Their realised prototype succeeded in a lab setting but still needs further improvement to detect and treat infections inside patients with medical implants. “We wanted to have proof of concept that we can make a biological signal and transfer it to an electronic signal and really send that to someone's phone,” explains Westerhuis. Some things still need to be worked out, such as generating the fluorescent proteins in the tissue cells and some issues with the promotor that they used from the previous Chinese iGEM team. Budau explains: “It worked in their conditions and the way they did it, and when we tried to do it and it didn’t work, your world is falling apart.” They discussed it with their supervisors and went back into the lab to redesign the biosensor. Westerhuis emphasises that in iGEM the E stands for engineered: “It’s an engineering competition and with engineering you have a prototype, you test, you troubleshoot. Things are not going to work the first time, also not the 2nd time and in our case also not the 3rd or 4th time, but that is the process.” He adds: “It’s also one of the criteria of iGEM and it’s a part of a project like this.” Next year a new iGEM team can build upon the basis of Bye-o-film’s concept design and develop it further into a final product.
The Bye-o-film team consists of a multi-disciplinary group of 14 students, each with a different background ranging from a BSc in Design at Minerva Art Academy to a MSc in Biomolecular Sciences at the University of Groningen. They divided the tasks based on each individual's level of expertise and own interest and had different subgroups like the Wet Lab, Electronics and human practices team. Westerhuis states: “Every step of the way you could see that people had their own part to contribute with their own set of things they excel at.”
Westerhuis is doing a MSc in Biomolecular sciences and his tasks involved being a treasurer, fundraising and working in the wet lab. He had already heard about iGEM when he was still a student at the Hanze. “Then the teams still travelled to Boston,” says Westerhuis. His passion for iGEM lies in the science-based entrepreneurial part. “You focus not only on what you do in the lab but also focus on what kind of an impact you have.” He learned about the technical aspects of the project. “Do you have the equipment? Do you have the funds?” The ambitious aspect of the project is what appealed to him and why he applied.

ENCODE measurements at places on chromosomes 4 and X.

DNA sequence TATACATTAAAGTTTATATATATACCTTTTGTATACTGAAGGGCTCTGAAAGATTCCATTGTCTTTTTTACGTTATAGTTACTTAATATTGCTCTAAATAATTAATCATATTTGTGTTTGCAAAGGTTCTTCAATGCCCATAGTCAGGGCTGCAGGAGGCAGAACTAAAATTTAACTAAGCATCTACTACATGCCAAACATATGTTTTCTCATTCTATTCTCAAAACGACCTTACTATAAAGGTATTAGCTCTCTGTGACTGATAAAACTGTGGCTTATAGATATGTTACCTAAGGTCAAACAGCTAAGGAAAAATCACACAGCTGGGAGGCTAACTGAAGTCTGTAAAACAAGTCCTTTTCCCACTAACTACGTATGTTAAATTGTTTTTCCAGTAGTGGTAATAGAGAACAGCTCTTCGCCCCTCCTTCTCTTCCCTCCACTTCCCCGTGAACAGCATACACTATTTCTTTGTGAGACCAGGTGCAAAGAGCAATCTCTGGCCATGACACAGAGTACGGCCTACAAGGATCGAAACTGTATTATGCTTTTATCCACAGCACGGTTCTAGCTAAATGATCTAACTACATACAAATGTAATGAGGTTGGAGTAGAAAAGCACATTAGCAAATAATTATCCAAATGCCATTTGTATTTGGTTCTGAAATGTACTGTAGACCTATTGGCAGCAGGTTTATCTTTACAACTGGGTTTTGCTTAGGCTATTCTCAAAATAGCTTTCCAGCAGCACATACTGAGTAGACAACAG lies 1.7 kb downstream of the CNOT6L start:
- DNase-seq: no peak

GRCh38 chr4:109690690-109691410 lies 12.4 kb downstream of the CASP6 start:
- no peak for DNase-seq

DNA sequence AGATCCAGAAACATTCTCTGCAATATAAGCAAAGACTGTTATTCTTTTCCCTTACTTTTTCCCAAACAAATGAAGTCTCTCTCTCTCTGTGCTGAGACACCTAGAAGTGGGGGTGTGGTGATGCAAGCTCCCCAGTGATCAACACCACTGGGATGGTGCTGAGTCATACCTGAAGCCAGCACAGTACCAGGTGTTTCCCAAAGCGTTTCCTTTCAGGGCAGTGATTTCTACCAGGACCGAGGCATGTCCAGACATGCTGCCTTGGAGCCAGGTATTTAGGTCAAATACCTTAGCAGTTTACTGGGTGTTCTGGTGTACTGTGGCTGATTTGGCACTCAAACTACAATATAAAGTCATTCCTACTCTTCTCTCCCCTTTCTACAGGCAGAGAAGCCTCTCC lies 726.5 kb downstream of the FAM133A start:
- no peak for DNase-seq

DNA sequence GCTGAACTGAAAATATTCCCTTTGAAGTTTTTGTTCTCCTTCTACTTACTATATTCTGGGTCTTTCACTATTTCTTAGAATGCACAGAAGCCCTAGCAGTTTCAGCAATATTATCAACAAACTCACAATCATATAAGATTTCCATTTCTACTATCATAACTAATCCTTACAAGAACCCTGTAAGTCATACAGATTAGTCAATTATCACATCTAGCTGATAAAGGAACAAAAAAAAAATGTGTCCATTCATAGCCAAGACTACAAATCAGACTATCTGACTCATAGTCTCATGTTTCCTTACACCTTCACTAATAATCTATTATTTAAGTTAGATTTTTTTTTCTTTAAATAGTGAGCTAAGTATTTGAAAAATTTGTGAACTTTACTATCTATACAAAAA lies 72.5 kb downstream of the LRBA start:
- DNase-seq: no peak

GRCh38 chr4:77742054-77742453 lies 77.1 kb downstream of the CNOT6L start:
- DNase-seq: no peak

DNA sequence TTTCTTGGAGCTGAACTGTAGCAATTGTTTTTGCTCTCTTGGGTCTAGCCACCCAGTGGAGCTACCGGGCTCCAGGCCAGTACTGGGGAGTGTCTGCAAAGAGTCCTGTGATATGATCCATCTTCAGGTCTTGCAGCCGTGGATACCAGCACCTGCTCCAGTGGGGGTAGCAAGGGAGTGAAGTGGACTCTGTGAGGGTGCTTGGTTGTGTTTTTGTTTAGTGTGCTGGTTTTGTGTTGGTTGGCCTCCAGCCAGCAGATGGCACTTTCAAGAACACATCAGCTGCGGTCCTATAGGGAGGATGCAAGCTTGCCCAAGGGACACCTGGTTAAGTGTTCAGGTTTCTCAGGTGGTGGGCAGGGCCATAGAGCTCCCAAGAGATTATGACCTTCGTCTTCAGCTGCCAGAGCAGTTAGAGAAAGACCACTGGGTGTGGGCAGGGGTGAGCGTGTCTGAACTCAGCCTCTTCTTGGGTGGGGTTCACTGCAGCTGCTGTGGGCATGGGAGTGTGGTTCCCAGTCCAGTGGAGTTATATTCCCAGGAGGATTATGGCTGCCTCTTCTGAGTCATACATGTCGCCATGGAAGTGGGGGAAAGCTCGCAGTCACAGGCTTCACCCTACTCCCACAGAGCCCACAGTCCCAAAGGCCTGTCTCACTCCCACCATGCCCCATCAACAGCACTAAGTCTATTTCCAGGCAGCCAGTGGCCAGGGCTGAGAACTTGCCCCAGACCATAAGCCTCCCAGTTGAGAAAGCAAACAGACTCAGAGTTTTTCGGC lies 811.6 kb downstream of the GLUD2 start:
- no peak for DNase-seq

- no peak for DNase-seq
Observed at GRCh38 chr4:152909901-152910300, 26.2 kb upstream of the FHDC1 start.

Budau is a MSc student in chemistry and was involved in designing the biochemical and electronics components and also worked in the wet lab. She joined the team to “get some hands-on experience on what it means to come up with your own idea, to design it and test it.” She enjoys doing research, being part of a big team, and having an international community. She appreciates the opportunities to meet these people from other countries all working towards a similar goal, and she is looking forward to going to Paris.
The team is guided by Julia Kamenz (PhD and student supervisor), Sonja Billerbeck (Primary PI) and Patricia Alvarez Sieiro (Secondary PI). Although these last two both hold the title of Principal Investigator, which typically addresses the lead researchers of a project, their role is mostly advisory. In the iGEM project, the big decisions are made by the students themselves giving them full control over their own project design and development.
From November 2nd to 5th, the team will travel to Paris to present their project during the World Expo of synthetic biology. To help promote their Biofilm project in Paris they will bring along their self-designed t-shirts and stickers. They already handed in their 15-minute video in which they present their Bye-o-film project, see the video above. The jury of experts will watch this video to score their project and decide whether they earn a medal or award. Currently, the team is still working on finetuning their 5-minute pitch in which they will present the value of their project. Will they be able to convince the jury of their value and win the awards? If you'd like to follow their adventure, go follow the Bye-o-film team on Instagram or LinkedIn and check out their entire project on their wiki page.
Sources:Bye-o-film team and their wiki page